Irish Government Offers FOI Law Amendments

17 July 2013

The Irish government July 17 announced that it will soon offer a bill to make a variety of changes to the freedom of information law.

More public bodies will be brought under the act’s purview, according to the announcement, made by the Minister for Public Expenditure and Reform, Brendan Howlin. This extension will cover the National Assets Management Agency  (NAMA), a government-backed financial body established to help bail out the Irish economy, and to a lesser degree the Central Bank of Ireland. A court in February ruled that NAM should be covered. (See previous report.)

In addition, as explained in a summary of the proposed amendments, “The 2003 Act limited the potential for access to records relating to services provided by a commercial state body or a private body under a contract for services to a public body.”

In a variety of ways, the proposal would loosen restrictions on the release of materials that are part of the deliberative process.

Regarding exemptions, “it is proposed to narrow the scope of the mandatory exemptions relating to certain diplomatic and defence records and to restore a harm test in some cases.”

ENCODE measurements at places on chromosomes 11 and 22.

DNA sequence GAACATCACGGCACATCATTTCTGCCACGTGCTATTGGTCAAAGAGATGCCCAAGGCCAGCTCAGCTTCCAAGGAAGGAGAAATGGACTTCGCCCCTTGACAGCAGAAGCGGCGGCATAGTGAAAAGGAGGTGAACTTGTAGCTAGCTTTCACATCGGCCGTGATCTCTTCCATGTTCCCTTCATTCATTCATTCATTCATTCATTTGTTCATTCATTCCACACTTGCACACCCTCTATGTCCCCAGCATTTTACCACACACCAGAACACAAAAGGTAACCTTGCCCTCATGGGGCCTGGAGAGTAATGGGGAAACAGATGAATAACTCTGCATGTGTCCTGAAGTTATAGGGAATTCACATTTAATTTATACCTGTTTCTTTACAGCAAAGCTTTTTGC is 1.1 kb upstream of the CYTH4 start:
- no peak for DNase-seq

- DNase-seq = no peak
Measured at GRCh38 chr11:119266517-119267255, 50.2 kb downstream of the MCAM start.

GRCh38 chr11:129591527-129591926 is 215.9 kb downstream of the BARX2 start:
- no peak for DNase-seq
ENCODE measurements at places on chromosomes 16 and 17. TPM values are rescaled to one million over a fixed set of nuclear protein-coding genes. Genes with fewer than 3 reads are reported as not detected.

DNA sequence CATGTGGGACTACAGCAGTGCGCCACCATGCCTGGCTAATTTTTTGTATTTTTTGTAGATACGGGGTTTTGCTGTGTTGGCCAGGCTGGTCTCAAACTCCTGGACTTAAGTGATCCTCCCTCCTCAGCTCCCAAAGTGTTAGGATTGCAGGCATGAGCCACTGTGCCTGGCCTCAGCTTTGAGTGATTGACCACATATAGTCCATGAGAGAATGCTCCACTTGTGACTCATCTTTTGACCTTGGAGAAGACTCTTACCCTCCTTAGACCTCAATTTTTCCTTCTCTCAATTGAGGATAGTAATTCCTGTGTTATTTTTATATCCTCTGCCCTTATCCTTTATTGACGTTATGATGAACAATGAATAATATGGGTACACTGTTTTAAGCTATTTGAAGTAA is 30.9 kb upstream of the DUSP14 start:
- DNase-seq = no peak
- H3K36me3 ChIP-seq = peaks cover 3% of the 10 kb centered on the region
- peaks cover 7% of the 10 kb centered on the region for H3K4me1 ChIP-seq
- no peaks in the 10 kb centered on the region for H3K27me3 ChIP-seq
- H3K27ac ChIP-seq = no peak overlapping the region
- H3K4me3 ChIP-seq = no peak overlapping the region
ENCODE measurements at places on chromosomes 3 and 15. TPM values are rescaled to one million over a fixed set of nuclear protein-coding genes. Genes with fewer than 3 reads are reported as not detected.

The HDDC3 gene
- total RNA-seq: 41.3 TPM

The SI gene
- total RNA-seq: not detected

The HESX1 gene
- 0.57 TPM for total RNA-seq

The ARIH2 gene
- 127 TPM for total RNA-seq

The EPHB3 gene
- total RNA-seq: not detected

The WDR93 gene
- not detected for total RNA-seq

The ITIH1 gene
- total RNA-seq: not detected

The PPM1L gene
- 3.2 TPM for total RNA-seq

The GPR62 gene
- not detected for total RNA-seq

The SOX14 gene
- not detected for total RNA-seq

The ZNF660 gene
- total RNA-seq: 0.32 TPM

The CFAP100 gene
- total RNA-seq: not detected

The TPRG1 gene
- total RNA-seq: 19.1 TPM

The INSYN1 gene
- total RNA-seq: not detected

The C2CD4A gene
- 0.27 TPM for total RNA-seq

Records estimating the cost of legislative proposals would no longer be exempted.

Among other things, the proposal will bring down some charges for handling requests. 

The charge an internal review of a refusal will be cut from 75 euros to 35 euros. Fees for the appeal of continued refusal to the information commissioner will be reduced from  150 euros to 50 euros. The 15 euro charge for an initial application will remain the same.

Cabinet-related records will be exempted from release for five years, not 10.

Many of the proposal would roll-back amendment made in 2003 to the 1997 FOI law.

The minister said, “The FOI Bill seeks in essence to ensure that Ireland’s FOI regime is restored to the top tier of legal frameworks internationally for facilitating access to official information.  The Bill will substantially restore the legislation and extend it to almost all public bodies, as well as consolidating and modernising it to improve the functioning of the Act and to improve the structure of the legislative framework.”

Be Sociable, Share!


Filed under: What's New